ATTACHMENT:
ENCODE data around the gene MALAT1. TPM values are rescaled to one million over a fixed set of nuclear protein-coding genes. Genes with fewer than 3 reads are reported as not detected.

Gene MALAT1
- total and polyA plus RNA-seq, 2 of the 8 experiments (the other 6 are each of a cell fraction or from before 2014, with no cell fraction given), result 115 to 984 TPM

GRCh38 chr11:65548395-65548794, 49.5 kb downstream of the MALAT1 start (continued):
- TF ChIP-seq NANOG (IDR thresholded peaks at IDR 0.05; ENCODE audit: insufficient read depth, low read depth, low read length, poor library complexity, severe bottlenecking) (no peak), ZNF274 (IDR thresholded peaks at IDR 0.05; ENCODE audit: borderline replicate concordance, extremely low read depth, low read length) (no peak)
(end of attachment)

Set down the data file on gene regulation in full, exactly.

ENCODE data around the gene MALAT1. TPM values are rescaled to one million over a fixed set of nuclear protein-coding genes. Genes with fewer than 3 reads are reported as not detected.

Gene MALAT1
- total and polyA plus RNA-seq, 2 of the 8 experiments (the other 6 are each of a cell fraction or from before 2014, with no cell fraction given), result 115 to 984 TPM

GRCh38 chr11:65548395-65548794, 49.5 kb downstream of the MALAT1 start (continued):
- TF ChIP-seq NANOG (IDR thresholded peaks at IDR 0.05; ENCODE audit: insufficient read depth, low read depth, low read length, poor library complexity, severe bottlenecking) (no peak), ZNF274 (IDR thresholded peaks at IDR 0.05; ENCODE audit: borderline replicate concordance, extremely low read depth, low read length) (no peak)